The Benefits of a Permanent R&D Tax Credit on the U.S. Economy
From mice that can handle their whisky and the cloning of cats to temporary tattoo’s that monitor your health and invisible fish aiding military camouflage – certainly, research and development (R&D) has seemingly made the impossible possible. Most notably, there is one policy that has allowed for the expedition of innovation in the United States, and that is the R&D tax credit.
As we mentioned yesterday, congressional negotiators released a bill this week that described plans to extend various tax breaks. The House and Senate are expected to vote by this week’s end. If passed, the bill would make 20 tax breaks permanent, including the R&D tax credit. The provision would save businesses $113 billion over the next decade, constructing it as the single largest tax break in the proposed package.
Although the nation awaits the announcement from the House and Senate, there has been no shortage of public interest groups supporting the permanency of the credit. Since its formation in the 1980’s, the R&D tax credit has become one of the most widely used apparatuses for motivating innovation in the United States. However it has never become permanent law, but rather, has been renewed and extended 16 times.
Nonetheless, previous research has shown that a permanent R&D Tax credit would lead to high wages for workers and gains in productivity. The National Association of Manufactures (NAM) released a report earlier this year that analyses the economic impact of the R&D tax credit, worth approximately $7 billion annually in recent years. The report, titled A Missed Opportunity: The Economic Cost of Delaying Pro-Growth Tax Reform, strengthens the debate for making the R&D permanent in the United States. The report believes that a permanent tax credit would promote investments that fund productivity gains and result in greater earnings for workers. The report reviews scholarly literature to conclude that making the credit permanent could add almost 1 percentage point (about 0.9) to GDP growth on an annual basis. The authors highlight that R&D activity is indispensable to a competitive manufacturing sector and plays an imperative role in an economy.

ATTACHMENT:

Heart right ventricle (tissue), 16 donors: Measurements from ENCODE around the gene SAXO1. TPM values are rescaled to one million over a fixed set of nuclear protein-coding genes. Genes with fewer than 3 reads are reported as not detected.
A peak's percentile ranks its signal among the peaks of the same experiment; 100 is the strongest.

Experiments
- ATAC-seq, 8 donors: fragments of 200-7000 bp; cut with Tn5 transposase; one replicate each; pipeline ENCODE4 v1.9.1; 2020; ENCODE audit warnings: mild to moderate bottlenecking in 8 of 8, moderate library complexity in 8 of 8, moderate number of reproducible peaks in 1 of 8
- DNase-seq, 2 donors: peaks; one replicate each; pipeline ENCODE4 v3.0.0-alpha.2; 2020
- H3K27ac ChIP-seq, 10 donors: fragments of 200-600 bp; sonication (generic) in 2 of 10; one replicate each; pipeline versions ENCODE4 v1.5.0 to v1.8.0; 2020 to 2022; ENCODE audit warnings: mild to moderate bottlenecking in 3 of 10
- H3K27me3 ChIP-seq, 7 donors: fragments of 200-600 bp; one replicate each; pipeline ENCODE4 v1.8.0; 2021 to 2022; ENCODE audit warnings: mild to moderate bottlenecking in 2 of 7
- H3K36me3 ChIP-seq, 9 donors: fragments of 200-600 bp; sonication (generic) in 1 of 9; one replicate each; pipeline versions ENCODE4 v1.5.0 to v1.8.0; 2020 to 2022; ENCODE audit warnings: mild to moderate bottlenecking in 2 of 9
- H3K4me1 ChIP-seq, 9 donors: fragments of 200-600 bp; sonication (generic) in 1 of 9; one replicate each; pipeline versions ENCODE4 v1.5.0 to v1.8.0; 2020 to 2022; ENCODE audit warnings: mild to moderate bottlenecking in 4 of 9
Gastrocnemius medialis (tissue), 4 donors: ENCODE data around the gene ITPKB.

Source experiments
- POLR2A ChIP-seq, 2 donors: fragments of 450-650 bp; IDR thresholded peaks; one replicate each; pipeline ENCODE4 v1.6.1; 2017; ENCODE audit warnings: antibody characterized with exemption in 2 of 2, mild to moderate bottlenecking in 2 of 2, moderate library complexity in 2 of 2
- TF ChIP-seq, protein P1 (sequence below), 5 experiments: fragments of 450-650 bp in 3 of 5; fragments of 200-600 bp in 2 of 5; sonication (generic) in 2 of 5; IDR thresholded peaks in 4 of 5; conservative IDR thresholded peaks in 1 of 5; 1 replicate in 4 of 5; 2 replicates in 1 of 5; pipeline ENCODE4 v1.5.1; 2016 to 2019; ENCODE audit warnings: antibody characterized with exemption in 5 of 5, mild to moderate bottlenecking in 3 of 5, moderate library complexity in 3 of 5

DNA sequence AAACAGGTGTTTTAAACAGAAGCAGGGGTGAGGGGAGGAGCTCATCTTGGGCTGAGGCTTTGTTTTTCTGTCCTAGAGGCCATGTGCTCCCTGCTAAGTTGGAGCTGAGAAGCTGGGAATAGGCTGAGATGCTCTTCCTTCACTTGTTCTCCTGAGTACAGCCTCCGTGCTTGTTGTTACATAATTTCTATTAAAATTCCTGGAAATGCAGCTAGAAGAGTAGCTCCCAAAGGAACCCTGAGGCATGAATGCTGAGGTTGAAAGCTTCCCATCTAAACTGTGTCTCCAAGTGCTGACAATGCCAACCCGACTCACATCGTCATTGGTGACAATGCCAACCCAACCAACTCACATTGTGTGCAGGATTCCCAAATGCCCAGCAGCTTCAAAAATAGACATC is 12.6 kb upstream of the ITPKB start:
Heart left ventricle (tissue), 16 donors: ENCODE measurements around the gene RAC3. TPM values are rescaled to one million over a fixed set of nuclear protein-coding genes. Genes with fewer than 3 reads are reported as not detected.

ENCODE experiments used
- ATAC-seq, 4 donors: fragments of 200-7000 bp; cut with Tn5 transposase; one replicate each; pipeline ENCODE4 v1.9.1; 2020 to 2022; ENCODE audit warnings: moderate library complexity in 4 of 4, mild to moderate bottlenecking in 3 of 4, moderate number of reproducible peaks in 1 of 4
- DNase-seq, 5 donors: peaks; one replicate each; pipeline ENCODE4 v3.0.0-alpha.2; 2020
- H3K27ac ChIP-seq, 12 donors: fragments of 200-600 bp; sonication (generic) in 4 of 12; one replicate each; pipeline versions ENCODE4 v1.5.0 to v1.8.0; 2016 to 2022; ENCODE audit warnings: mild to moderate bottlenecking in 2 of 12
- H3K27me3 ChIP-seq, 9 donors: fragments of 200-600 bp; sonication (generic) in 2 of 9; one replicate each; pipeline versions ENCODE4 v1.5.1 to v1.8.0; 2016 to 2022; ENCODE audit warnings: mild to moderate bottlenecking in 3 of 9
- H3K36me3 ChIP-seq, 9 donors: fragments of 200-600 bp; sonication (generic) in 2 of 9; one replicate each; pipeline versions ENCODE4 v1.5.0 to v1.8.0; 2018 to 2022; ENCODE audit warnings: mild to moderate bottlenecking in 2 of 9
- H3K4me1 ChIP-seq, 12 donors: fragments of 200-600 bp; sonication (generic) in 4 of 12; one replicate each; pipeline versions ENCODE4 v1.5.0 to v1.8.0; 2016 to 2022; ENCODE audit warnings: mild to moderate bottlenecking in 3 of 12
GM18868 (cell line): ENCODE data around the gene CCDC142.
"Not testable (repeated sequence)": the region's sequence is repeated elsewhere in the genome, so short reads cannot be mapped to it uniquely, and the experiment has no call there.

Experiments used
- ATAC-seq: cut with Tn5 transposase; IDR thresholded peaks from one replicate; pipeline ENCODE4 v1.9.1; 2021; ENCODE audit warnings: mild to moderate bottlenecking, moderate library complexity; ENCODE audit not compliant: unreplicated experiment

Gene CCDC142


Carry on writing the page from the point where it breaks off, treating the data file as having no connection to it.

Moreover, a permanent R&D tax credit would provide a reliable funding source, which as a result, could encourage investment in basic research. Undeniably, research is known to aid in the new development of more cost-effective and efficient technology products and processes. In addition, a permanent R&D tax credit would ensure businesses that they can engage in innovative activities, without fear of getting audited.
Hence, having a permanent credit could boost productivity, innovation, wages, and the GDP growth, leading to US companies being able to more effectively compete in a global marketplace. Indeed, only time will tell if the bills will be passed by House and Senate, however, Swanson Reed welcomes legislation to extend critical tax incentives that are vital to our clients. Furthermore, as the above shows, research and development is essential for our nation’s long-term competitive economic growth. Swanson Reed is a specialist R&D tax firm – contact us today if you need help submitting your claim, are engaging in R&D activities, or with any questions you may have.